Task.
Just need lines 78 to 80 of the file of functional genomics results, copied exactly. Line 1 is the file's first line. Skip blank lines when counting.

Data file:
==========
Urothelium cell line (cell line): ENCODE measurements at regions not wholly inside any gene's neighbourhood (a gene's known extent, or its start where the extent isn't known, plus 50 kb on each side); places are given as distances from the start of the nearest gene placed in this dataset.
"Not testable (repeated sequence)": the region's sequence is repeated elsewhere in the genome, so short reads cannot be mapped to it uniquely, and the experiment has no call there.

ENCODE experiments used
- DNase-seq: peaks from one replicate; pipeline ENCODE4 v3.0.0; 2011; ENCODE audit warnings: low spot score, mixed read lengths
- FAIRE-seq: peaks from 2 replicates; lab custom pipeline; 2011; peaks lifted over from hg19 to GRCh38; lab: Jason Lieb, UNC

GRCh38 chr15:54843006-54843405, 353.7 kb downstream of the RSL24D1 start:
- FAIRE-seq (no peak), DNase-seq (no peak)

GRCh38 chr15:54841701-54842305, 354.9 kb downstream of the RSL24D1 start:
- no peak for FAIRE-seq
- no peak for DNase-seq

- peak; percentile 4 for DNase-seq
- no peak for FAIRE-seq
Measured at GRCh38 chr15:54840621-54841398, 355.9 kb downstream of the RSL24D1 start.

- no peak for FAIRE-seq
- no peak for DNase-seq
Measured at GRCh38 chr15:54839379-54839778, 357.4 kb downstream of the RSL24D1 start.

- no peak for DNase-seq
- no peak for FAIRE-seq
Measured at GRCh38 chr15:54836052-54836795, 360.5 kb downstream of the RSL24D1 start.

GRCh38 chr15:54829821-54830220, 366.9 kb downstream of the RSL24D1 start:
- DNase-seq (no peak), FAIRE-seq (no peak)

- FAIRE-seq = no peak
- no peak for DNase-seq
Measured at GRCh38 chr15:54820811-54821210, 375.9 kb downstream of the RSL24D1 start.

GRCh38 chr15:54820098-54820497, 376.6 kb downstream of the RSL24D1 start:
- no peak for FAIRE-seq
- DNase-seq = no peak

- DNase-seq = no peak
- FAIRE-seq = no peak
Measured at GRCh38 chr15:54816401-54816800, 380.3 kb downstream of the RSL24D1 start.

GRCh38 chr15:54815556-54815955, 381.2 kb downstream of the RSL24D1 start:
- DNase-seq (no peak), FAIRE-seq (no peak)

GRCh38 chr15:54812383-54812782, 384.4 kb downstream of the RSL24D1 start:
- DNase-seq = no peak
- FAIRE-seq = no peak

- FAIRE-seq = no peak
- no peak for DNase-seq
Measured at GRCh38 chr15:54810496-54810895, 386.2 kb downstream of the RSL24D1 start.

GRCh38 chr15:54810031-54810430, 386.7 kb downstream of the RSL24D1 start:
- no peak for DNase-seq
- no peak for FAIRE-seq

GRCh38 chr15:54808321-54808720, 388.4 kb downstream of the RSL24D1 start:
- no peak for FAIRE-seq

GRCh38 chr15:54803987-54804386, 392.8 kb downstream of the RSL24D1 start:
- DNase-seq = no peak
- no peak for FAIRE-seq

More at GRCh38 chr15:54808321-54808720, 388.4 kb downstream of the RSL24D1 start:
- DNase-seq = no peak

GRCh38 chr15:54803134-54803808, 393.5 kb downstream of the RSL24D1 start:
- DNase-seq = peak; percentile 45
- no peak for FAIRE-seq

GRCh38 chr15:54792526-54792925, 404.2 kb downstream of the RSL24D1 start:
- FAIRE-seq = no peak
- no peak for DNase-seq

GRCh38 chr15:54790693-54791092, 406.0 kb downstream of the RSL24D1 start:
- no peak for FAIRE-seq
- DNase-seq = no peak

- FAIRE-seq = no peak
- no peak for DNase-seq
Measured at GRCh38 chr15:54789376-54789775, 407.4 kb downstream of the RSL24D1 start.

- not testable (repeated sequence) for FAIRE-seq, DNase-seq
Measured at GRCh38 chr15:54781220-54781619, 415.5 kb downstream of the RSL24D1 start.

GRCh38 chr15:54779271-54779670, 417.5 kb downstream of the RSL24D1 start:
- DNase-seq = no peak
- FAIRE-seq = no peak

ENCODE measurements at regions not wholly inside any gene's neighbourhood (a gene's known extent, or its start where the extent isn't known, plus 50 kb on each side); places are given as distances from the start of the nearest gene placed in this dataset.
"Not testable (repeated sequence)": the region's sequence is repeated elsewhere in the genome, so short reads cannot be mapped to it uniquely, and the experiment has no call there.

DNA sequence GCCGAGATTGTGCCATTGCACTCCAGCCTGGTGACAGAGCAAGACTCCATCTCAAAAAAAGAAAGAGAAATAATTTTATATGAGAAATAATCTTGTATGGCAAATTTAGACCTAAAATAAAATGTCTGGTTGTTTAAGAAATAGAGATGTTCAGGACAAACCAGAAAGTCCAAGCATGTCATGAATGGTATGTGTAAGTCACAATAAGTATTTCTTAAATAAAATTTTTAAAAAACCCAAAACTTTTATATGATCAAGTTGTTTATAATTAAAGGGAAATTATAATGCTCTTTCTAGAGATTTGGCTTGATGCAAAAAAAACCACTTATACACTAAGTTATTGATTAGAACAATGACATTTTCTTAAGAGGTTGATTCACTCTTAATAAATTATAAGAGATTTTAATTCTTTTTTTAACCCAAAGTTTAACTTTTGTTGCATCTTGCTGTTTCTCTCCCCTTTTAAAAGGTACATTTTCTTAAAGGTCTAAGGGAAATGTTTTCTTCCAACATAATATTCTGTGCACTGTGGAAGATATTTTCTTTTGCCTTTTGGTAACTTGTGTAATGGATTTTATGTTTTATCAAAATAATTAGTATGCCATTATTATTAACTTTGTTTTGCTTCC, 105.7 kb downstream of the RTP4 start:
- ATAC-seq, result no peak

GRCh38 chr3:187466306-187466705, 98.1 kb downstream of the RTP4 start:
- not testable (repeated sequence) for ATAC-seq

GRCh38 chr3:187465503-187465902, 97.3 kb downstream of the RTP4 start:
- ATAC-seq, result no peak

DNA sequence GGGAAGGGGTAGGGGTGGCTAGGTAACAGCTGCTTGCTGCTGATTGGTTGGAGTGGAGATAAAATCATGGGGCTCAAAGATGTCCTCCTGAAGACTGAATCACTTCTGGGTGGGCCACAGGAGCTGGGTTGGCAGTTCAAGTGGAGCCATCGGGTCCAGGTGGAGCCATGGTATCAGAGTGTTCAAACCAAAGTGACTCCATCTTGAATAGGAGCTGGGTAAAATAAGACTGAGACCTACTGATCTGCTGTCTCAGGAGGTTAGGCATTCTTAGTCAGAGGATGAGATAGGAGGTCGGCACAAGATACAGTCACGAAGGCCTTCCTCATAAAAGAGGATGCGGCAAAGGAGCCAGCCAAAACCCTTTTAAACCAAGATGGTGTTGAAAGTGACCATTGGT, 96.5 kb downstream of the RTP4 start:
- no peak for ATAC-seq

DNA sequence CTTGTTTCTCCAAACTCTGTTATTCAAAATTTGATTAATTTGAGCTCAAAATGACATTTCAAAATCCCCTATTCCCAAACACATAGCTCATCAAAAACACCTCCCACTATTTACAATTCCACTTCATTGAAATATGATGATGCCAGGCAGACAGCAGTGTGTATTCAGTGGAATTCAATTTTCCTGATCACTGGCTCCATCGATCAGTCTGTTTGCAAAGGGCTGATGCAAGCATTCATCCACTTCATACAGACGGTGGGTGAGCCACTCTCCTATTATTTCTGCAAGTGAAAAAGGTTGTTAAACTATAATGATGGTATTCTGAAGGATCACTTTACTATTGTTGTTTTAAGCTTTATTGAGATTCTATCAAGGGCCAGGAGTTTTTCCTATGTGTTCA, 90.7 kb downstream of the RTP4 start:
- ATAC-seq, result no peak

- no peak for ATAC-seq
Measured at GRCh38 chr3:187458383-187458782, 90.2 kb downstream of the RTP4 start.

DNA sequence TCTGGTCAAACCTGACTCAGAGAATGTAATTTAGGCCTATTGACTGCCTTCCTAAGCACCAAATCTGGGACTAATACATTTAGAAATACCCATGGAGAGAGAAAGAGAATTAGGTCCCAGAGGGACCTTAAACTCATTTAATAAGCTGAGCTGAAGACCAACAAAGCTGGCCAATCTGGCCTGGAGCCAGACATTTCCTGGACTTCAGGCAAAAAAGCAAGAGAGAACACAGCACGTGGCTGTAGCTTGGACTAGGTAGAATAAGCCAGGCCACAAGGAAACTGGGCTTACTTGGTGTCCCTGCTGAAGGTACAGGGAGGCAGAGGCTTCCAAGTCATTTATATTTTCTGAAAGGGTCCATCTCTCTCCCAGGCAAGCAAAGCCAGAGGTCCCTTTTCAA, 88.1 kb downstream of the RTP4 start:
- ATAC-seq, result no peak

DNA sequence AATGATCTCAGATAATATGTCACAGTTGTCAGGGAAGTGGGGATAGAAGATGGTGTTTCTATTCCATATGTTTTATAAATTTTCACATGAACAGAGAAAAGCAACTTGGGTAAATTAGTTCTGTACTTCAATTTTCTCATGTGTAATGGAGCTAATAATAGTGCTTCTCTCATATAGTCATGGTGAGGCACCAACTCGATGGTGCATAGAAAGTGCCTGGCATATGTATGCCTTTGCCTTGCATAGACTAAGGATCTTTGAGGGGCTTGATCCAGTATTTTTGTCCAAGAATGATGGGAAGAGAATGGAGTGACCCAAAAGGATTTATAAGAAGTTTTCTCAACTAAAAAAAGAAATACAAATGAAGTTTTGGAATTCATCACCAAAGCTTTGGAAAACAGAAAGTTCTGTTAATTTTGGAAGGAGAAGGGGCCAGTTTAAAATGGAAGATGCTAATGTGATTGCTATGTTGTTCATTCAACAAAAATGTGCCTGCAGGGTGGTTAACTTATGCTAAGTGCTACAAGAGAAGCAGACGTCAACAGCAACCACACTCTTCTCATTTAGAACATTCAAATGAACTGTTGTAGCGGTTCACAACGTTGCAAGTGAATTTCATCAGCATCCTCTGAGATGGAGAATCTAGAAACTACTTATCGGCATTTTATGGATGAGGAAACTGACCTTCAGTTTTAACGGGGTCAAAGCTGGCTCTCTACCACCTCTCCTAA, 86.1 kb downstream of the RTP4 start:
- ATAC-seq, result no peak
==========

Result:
- no peak for ATAC-seq
Measured at GRCh38 chr3:187458383-187458782, 90.2 kb downstream of the RTP4 start.

DNA sequence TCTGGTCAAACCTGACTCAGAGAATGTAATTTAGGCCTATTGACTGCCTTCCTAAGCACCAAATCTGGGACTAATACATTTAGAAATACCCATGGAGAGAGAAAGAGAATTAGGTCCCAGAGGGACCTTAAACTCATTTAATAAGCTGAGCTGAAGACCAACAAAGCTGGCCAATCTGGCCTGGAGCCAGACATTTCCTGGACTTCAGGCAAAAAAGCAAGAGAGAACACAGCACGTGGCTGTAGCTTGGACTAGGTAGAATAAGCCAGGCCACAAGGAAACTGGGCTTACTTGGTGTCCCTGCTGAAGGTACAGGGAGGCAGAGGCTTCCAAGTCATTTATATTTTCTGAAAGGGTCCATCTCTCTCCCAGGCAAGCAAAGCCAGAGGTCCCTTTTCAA, 88.1 kb downstream of the RTP4 start: